[From the New York World, May 6th, 1877.]
FROM the first month of my arrival in America I
began, for reasons mysterious, but perhaps intelligible, to provoke hatred
among those who pretended to be on good terms with me, if not the best of
friends. Slanderous reports, vile insinuations and innuendoes have rained
about me. For more than two years I have kept silent, although the least
of the offences attributed to me were calculated to excite the loathing
of a person of my disposition. I have rid myself of a number of these retailers
of slander, but finding that I was actually suffering in the estimation
of friends whose good opinion I valued, I adopted a policy of seclusion.
For two years my world has been in my apartments, and for an average of
at least seventeen hours a day I have sat at my desk, with my books and
manuscripts as my companions. During this time many highly-valued acquaintanceships
have been formed with ladies and gentlemen who have sought me out, without
expecting me to return their visits.
I am an old woman, and I feel the need of fresh air as much as any one,
but my disgust for the lying, slanderous world that one finds outside of
"heathen" uncivilized countries has been such that in seven months
I believe I have been out but three times. But no retreat is secure against
the anonymous slanderer, who uses the United States mail. Letters have been
received by my trusted friends containing the foulest aspersions upon myself.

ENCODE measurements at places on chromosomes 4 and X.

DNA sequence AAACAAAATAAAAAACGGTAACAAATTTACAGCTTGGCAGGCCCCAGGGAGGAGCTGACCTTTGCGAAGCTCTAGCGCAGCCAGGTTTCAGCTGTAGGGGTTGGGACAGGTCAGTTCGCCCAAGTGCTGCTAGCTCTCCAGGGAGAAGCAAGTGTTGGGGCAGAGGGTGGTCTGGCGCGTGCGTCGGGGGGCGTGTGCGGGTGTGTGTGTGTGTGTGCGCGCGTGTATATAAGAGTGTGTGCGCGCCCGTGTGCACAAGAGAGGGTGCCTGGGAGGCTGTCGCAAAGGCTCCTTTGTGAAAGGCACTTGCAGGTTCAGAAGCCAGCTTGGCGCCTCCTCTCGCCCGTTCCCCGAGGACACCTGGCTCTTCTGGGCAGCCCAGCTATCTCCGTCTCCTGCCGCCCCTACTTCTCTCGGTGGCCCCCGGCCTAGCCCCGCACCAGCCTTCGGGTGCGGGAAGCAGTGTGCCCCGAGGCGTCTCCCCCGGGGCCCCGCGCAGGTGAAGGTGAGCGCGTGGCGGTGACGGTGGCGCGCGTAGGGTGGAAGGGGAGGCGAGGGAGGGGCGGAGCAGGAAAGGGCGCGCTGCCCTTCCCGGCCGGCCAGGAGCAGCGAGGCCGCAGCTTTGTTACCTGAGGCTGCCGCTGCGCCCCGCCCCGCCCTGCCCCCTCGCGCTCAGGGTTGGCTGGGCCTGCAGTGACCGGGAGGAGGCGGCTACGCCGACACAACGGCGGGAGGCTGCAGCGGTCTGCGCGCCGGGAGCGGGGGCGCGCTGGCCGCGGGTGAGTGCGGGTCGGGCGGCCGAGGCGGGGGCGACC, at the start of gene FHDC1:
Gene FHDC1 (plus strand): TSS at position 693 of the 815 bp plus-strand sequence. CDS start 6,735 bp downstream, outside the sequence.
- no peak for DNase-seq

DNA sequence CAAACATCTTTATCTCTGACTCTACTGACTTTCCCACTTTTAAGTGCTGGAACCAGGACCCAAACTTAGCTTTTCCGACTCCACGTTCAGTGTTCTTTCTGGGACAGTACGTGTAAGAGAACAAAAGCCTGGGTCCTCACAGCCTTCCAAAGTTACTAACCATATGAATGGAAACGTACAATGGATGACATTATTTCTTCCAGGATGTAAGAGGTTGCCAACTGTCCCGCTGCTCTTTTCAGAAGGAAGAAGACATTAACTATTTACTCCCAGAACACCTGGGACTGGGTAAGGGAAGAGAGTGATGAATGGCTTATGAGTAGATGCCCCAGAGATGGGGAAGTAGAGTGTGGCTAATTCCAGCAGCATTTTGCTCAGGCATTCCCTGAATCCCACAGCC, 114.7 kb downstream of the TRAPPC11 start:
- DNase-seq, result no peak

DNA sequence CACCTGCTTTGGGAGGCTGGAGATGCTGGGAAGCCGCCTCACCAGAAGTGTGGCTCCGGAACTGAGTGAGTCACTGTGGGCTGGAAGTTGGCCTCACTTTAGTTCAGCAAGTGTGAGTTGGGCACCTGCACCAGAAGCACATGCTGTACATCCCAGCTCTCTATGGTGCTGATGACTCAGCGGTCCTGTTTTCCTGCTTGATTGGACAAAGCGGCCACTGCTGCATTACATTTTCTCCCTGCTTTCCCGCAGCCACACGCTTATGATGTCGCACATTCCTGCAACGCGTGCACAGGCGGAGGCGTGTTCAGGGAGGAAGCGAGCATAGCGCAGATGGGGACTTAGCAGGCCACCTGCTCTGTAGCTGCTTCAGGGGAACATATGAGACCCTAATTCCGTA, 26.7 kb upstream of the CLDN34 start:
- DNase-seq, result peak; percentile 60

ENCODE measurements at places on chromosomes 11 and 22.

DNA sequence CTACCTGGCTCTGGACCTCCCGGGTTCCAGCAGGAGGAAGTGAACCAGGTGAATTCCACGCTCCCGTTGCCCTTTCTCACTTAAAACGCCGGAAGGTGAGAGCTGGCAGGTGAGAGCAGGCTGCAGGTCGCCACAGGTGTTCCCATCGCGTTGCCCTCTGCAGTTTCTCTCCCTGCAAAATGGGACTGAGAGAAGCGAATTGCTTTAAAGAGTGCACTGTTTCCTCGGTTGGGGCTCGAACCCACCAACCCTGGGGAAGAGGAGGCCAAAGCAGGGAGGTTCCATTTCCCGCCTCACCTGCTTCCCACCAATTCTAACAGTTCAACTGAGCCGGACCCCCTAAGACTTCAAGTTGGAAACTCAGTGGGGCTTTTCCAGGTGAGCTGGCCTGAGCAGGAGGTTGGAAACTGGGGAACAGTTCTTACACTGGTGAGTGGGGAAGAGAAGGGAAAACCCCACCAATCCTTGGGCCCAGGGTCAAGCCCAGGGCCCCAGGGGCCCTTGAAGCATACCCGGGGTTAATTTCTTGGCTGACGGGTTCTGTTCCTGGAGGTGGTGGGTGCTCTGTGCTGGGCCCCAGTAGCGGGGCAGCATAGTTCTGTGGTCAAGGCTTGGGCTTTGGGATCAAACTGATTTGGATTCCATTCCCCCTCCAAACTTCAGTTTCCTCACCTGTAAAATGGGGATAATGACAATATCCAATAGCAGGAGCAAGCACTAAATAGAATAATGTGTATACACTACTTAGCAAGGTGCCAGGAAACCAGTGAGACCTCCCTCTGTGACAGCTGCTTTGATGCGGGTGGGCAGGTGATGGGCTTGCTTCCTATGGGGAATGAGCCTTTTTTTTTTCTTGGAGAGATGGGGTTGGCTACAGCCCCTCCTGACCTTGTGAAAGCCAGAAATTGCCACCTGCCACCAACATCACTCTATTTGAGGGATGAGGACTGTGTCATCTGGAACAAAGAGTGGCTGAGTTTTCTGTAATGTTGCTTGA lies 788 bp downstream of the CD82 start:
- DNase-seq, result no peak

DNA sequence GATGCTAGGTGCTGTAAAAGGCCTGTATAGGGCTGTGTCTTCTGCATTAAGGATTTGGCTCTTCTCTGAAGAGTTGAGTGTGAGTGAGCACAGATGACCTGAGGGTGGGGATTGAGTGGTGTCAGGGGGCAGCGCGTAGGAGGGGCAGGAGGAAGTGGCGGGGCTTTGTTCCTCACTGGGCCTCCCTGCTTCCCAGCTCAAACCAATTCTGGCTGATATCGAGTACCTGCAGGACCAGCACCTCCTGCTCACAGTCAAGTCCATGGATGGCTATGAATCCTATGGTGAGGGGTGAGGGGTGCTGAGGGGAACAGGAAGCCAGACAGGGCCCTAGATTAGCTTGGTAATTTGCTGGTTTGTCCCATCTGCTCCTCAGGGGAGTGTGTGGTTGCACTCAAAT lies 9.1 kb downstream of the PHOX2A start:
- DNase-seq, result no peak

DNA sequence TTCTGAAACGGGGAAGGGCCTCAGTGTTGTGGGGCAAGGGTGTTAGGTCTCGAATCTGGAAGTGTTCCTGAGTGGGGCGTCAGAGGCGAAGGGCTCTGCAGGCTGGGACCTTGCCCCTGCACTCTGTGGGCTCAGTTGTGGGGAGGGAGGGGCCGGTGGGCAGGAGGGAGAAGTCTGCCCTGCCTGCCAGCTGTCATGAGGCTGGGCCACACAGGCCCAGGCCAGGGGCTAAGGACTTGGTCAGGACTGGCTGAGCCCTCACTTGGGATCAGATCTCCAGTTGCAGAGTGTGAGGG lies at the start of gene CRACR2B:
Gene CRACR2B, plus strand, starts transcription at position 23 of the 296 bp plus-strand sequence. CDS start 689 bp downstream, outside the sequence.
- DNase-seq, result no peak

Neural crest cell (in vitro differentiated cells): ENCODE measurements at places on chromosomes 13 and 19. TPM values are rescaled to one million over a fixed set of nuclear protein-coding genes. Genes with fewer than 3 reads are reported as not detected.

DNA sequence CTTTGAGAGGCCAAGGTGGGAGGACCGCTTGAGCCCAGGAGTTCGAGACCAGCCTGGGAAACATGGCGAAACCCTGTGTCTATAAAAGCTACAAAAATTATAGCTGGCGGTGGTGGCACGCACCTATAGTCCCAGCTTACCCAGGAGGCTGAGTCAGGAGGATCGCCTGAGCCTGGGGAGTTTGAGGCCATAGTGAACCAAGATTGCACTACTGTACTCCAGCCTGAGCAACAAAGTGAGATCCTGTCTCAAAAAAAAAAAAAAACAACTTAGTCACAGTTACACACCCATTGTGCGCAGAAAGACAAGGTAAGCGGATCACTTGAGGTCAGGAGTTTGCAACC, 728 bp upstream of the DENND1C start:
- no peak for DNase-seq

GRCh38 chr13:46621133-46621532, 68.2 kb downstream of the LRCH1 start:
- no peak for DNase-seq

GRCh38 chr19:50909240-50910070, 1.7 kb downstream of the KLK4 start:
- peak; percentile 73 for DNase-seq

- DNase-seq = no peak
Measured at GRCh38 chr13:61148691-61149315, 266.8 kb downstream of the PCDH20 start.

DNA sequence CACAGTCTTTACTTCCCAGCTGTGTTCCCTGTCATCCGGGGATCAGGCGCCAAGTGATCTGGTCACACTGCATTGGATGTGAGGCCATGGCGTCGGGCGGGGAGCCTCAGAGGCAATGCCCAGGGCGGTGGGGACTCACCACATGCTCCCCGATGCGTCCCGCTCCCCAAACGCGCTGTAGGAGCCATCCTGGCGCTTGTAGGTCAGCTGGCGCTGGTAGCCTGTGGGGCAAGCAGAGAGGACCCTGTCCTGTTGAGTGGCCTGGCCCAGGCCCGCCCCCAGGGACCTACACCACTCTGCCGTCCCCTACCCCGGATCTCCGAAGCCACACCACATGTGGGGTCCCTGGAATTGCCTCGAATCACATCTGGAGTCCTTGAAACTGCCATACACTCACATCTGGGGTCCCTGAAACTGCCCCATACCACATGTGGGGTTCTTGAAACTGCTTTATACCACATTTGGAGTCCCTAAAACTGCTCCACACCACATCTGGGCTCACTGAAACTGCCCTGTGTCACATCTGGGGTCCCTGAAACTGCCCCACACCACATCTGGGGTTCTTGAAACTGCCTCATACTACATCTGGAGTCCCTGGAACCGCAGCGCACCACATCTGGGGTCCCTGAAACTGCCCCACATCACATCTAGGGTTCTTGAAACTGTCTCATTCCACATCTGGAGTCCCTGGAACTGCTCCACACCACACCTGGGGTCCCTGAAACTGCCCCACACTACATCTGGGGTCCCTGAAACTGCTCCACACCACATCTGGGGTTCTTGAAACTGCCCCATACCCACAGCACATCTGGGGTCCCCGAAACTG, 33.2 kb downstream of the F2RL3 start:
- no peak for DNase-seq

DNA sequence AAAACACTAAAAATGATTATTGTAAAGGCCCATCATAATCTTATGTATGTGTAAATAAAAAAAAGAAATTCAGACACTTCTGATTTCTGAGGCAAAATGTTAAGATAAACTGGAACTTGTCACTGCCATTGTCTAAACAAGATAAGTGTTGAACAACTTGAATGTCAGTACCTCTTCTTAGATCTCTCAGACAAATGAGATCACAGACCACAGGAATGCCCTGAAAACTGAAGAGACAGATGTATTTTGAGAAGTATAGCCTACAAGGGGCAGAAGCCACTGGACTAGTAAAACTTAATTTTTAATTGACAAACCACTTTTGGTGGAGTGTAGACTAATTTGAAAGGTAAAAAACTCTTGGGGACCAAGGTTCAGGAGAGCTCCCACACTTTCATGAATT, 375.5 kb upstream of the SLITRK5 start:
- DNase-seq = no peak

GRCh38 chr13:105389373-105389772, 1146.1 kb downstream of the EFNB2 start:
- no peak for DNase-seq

At various times I have been charged with: (I) drunkenness; (2) forgery;
(3) being a Russian spy; (4) with being an anti-Russian spy; (5) with being
no Russian at all, but a French adventuress; (6) with having been in jail
for theft; (7) with being the mistress of a Polish count in Union Square;
(8) with murdering seven husbands; (9) with bigamy; (10) with being the
mistress of Col. Olcott, (11) also of an acrobat. Other things might be
mentioned, but decency forbids.
Since the arrival of Wong Chin Foo the game has recommenced with double
activity. We have received anonymous letters and others, and newspaper slips,
telling infamous stories about him. On his part, he has received communications
about us, one of which I beg you to insert.
Does the disciple of Buddha know the character of the people with whom
he is at present residing? The surroundings of a teacher of morality and
religion should be moral. Are his so? On the contrary, they are people
of very doubtful reputation, as he can ascertain by applying at the nearest
Of Wong Chiu Foos merits or shortcomings I know nothing, except
that since his arrival his conversation and behaviour have impressed me
very favourably. He appears to be a very earnest and enthusiastic student.
However, he is a man, and is able to take care of himself, although, like
me, a foreigner. But I wish to say for myself just this: that I defy any
person in America to come forward and prove a single charge against my honour.
I invite everyone possessed of such proof as will vindicate them in a court
of justice to publish it over their own signatures in the newspapers. I
will furnish to anyone a list of my several residences, and contribute towards
paying detectives to trace my every step. But I hereby give notice that
if any more unverifiable slanders can be traced to responsible sources,
I will invoke the protection of the law, which, it is the theory of your
national Constitution, was made for heathen as well as Christian denizens.
H. P. BLAVATSKY.
New York, May 5th, 1877.